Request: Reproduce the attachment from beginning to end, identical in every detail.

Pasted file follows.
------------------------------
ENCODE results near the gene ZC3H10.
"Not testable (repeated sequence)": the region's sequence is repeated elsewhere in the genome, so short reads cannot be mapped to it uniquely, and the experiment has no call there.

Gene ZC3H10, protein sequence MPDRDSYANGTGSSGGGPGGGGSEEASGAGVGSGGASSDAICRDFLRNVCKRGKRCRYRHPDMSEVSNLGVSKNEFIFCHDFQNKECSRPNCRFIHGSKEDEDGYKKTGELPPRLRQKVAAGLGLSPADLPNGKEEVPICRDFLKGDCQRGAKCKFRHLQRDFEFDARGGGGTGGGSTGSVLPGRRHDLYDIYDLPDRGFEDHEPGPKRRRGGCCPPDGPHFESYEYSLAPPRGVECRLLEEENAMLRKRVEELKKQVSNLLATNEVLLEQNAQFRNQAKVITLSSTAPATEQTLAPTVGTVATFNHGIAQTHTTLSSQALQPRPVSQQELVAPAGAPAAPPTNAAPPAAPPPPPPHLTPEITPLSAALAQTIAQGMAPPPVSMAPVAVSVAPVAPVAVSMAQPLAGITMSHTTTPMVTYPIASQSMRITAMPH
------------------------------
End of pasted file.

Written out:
ENCODE results near the gene ZC3H10.
"Not testable (repeated sequence)": the region's sequence is repeated elsewhere in the genome, so short reads cannot be mapped to it uniquely, and the experiment has no call there.

Gene ZC3H10, protein sequence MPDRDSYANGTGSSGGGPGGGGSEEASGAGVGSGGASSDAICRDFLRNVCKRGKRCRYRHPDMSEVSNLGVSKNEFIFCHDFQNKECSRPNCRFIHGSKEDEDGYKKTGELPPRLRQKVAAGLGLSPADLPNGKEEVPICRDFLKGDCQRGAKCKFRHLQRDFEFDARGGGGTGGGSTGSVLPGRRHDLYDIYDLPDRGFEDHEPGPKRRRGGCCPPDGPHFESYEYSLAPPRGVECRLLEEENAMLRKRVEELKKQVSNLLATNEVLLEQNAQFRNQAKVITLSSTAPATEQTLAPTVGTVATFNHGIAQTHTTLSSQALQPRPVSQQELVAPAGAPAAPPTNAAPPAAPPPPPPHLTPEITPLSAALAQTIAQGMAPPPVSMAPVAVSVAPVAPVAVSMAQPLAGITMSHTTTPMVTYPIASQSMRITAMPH